Angels, that high in glory dwell

Angels, that high in glory dwell

Author: Isaac Watts (1715)
Published in 20 hymnals

Full Text

Angels, that high in glory dwell,
Adore thy Name, Almighty God!
And devils tremble down in hell,
Beneath the terrors of thy rod.

64
And yet how wicked children dare
Abuse thy dreadful, glorious Name!
And when they’re angry, how they swear,
And curse their fellows, and blaspheme!

How will they stand before thy face,
Who treated thee with such disdain,
While thou shalt doom them to the place
Of everlasting fire and pain?

Then never shall one cooling drop
To quench their burning tongues be given;
But I will praise thee here, and hope
Thus to employ my tongue in heaven.

My heart shall be in pain to hear
Wretches affront the Lord above:
’Tis that great God whose power I fear,
That heavenly Father whom I love.

If my companions grow profane,
I’ll leave their friendship when I hear
Young sinners take thy Name in vain,
And learn to curse, and learn to swear.



Source: Divine and Moral Songs: attempted in easy language for the use of children with some additional composures #HXIX

Author: Isaac Watts

Isaac Watts was the son of a schoolmaster, and was born in Southampton, July 17, 1674. He is said to have shown remarkable precocity in childhood, beginning the study of Latin, in his fourth year, and writing respectable verses at the age of seven. At the age of sixteen, he went to London to study in the Academy of the Rev. Thomas Rowe, an Independent minister. In 1698, he became assistant minister of the Independent Church, Berry St., London. In 1702, he became pastor. In 1712, he accepted an invitation to visit Sir Thomas Abney, at his residence of Abney Park, and at Sir Thomas' pressing request, made it his home for the remainder of his life. It was a residence most favourable for his health, and for the prosecution of his literary… Go to person page >

Text Information

First Line: Angels, that high in glory dwell
Author: Isaac Watts (1715)
Meter: 8.8.8.8
Language: English

Notes

Angels that high in glory dwell. I. Watts. [Against Swearing, &c]. First published in his Divine Songs for Children, 1715, in 6 stanzas of 4 lines, and entitled ÔÇťAgainst swearing and cursing, and taking God's name in vain." Its modern use is limited, and in the Methodist Free Church Sunday School Hymn Book, No. 228, it is slightly altered.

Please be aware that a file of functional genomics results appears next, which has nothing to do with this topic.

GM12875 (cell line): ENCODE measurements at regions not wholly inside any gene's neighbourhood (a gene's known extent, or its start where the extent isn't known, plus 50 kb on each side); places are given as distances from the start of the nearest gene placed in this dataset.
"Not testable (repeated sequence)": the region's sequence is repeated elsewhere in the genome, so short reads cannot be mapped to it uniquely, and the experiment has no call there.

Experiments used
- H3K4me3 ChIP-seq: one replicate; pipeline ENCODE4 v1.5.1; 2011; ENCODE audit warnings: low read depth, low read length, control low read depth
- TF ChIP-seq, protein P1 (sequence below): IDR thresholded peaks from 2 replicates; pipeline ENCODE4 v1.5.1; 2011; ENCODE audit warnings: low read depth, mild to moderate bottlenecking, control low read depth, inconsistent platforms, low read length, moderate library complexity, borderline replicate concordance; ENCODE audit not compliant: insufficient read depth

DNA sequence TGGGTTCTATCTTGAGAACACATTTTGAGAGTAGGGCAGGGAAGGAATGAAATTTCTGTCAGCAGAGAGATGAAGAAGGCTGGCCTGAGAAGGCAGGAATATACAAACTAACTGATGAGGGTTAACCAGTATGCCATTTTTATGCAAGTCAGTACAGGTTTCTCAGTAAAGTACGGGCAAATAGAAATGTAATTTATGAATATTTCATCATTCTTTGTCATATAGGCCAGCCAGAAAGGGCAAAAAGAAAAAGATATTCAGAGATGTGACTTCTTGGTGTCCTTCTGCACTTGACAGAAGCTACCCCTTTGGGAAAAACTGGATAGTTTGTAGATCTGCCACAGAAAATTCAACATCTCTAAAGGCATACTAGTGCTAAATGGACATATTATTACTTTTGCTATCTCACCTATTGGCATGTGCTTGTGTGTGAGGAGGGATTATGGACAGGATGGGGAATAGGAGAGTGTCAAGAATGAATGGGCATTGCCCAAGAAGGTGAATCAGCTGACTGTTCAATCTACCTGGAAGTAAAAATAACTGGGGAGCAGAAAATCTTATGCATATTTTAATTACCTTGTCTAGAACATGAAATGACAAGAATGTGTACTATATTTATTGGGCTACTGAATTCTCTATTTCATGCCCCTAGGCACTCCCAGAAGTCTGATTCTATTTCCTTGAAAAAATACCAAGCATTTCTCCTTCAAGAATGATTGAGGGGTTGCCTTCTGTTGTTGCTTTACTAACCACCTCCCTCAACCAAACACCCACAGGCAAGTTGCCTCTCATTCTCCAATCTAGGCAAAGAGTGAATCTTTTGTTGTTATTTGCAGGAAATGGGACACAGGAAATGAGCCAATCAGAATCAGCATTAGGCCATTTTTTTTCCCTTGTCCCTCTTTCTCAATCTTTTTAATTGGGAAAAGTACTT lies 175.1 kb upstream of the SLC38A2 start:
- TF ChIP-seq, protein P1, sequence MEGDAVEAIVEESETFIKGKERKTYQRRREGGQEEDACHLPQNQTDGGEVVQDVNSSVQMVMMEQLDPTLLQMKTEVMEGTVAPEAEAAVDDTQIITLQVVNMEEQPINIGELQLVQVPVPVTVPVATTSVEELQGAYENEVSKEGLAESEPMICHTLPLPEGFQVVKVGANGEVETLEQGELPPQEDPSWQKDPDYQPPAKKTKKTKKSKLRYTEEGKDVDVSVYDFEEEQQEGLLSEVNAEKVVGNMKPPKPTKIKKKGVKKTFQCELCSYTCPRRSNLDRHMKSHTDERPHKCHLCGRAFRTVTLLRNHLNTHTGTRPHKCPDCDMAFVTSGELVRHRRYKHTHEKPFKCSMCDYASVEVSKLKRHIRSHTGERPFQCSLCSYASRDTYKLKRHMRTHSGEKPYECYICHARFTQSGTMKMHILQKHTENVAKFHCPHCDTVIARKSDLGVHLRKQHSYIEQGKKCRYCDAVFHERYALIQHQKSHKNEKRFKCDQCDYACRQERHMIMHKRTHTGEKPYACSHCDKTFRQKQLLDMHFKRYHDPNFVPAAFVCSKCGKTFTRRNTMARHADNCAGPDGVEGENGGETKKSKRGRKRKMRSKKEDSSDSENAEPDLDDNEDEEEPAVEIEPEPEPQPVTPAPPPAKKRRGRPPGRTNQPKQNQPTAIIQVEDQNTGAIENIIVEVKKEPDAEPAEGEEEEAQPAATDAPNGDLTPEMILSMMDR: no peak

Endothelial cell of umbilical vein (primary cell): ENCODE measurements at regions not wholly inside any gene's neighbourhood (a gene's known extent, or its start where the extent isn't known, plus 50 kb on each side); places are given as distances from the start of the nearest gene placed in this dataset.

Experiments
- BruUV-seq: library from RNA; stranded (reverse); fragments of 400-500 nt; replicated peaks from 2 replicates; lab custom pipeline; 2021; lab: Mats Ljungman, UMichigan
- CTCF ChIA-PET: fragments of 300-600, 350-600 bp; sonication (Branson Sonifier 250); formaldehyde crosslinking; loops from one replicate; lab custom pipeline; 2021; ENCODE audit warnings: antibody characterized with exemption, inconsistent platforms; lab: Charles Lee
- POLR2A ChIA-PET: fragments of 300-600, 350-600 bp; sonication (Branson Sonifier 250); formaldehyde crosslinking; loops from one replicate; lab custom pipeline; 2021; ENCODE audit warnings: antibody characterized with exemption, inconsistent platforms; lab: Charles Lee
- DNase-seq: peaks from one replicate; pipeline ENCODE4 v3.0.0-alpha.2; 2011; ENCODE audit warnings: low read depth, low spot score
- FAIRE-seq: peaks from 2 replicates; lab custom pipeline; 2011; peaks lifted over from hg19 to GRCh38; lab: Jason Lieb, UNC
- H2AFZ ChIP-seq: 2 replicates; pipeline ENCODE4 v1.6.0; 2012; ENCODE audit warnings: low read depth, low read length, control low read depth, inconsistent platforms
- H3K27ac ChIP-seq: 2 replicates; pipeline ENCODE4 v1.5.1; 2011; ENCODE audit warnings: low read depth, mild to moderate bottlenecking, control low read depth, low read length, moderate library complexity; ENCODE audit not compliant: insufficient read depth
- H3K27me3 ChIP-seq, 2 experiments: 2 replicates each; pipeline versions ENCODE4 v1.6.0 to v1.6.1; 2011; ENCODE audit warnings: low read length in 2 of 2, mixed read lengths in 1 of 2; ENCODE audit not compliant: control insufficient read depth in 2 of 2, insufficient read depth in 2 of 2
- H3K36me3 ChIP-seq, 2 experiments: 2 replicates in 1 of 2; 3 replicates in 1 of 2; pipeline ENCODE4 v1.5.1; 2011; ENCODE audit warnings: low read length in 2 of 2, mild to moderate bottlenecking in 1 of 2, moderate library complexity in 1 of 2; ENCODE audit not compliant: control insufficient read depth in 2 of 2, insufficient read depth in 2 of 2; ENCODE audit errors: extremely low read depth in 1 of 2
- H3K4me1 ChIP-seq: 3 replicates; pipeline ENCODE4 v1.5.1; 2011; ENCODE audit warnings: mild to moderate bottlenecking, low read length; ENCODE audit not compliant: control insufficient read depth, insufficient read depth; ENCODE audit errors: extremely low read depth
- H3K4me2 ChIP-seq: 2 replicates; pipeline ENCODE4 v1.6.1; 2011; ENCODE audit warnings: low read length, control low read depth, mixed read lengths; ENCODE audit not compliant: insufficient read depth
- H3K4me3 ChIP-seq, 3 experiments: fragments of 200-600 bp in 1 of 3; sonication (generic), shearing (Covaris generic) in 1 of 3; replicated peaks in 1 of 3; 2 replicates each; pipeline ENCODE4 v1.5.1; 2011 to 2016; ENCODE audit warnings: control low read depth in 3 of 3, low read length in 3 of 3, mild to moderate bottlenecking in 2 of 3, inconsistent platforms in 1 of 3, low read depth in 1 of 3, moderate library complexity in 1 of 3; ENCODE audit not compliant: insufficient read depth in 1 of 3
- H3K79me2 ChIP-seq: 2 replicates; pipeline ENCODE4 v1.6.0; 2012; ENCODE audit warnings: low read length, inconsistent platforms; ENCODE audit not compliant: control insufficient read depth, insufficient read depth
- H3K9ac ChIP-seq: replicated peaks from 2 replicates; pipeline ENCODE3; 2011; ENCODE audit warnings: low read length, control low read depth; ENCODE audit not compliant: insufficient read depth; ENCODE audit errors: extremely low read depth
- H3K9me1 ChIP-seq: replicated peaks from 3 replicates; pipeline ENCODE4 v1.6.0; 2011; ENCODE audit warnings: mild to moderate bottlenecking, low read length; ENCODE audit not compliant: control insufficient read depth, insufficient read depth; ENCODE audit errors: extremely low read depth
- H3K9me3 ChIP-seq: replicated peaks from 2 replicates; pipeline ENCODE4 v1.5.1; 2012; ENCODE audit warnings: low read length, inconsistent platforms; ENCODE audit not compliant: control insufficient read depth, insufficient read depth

--John Julian, Dictionary of Hymnology (1907)

Timeline

Instances

Instances (1 - 20 of 20)Text InfoTune InfoTextScoreFlexScoreAudioPage Scan
Divine and Moral Songs: attempted in easy language for the use of children with some additional composures #HXIXTextPage Scan
Divine Songs for Children #XIXTextPage Scan
Divine Songs: attempted in easy language, for the use of children #19Page Scan
Hymns additional to the Hymns in the Prayer Book: collected for the Sunday-school of their parishes by the rectors of St. Philip's and St. Jude's churches, Philadelphia #227Page Scan
Hymns for Children and Young Persons. First Am. from the London ed. #d10
Hymns for Schools and Families #d29
Hymns for Schools and Families, Specailly Designed for the Children of the Church #312Page Scan
Hymns for Sunday Schools, Selected from Various Authoors #d18
Hymns for the Use of Children #XIXPage Scan
Hymns for Youth, Suitable to be Used in Sabbath and Parochial Schools #245Page Scan
Sabbath School and Social Hymns of the Reformed Protestant Dutch Church of the U.S.A. #d15
Selection of Hymns for the Sunday School Union of the Methodist Episcopal Church #131Page Scan
Selection of Hymns for the Sunday School Union of the Methodist Episcopal Church #177Page Scan
Songs, Divine and Moral #104Page Scan
Sunday School Hymn Book. (19th ed) #157Page Scan
The American Baptist Sabbath-School Hymn-Book #435Page Scan
The Baptist Sabbath School Hymn Book #d32
Union Hymns. Rev. #d26
Union Hymns. Rev. #d28
Watt's Divine Songs For the use of Children #19Page Scan



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